"What makes Scorable special is that our AI system goes beyond the usual quantitative data and incorporates qualitative data into the risk assessment with the help of natural language processing (NLP) and machine learning. Thus, our system can process much greater amounts of relevant data compared to traditional credit risk analysis."
Chicha continues: "Our data sources include, for instance, issuer fundamental ratios, market data, credit ratings, industry data, and financial news. Based on this data, Scorable models the likelihood that the company's creditworthiness will deteriorate within the next twelve months.
"By combining and contextualising quantitative and qualitative data, we can more accurately calculate the risk to fixed income securities and achieve more comprehensive insights."
Move ahead of the market
With Scorable's AI, investors are able to detect changes in the credit risk of corporate bonds early and to act ahead of the market. This is not only essential to avoid the risk of default, it is also crucial when, for example, a corporate issuer gets downgraded from investment grade to high yield.
"Portfolio managers in charge of rating-based investment mandates are then forced to sell their position within a couple of weeks, resulting in a high supply and often a drop in price," adds Kroll. "By detecting a change in credit risk early, portfolio managers may be able to move ahead of the market, thus avoiding fire sales and protecting the value of their portfolio."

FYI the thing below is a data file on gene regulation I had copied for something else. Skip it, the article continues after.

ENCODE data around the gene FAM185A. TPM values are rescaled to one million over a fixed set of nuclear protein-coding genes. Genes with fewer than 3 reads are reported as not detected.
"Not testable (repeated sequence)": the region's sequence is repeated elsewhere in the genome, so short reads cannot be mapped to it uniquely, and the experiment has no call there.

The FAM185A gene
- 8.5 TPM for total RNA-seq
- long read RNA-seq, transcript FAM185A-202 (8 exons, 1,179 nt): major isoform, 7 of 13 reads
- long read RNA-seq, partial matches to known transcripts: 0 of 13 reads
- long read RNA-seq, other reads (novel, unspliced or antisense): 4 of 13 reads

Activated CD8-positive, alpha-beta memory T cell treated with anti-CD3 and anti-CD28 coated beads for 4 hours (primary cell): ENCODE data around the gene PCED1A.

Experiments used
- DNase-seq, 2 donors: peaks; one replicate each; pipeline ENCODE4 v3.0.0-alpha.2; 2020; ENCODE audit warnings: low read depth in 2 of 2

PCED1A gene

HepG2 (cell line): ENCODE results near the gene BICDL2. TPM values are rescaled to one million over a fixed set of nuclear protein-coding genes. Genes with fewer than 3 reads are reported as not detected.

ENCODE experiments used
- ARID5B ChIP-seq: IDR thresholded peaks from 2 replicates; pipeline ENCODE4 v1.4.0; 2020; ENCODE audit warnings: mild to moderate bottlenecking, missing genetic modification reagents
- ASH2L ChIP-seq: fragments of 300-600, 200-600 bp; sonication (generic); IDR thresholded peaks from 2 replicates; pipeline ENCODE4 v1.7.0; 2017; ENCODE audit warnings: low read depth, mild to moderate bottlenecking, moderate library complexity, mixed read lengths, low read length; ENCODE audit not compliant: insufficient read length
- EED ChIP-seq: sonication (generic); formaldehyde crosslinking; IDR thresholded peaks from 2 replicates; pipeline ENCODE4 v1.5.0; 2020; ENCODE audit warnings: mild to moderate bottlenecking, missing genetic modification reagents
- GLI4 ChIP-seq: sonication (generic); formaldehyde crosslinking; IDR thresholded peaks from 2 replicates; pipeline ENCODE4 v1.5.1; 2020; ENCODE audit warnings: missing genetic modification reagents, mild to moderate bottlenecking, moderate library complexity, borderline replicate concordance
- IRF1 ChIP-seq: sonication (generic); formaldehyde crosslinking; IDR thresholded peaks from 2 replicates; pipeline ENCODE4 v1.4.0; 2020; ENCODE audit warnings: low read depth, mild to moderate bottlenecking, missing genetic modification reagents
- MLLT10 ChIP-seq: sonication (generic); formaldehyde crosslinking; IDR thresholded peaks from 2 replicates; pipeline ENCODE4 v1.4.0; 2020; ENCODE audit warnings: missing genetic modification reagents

Scorable currently covers more than 80% of outstanding corporate bond debt in major currencies. "We constantly update and enhance our technology to respond to our users' needs and to stay on top of market developments," states Kroll.
"One of our latest additions is our relative value feature which enables investors to see which bonds are cheap or expensive compared to the rating class they are in. Moreover, we continuously expand our data sources to further enhance our scoring models."
AI increases transparency
Whilst the use of AI can bring huge benefits, the topic is not without controversy. Bias, accountability and explainability are some of key concerns that financial regulators have cited when it comes to AI. It is fair to say that the lack of transparency and the prevalence of black-box models have certainly been a key challenge to AI adoption across the industry.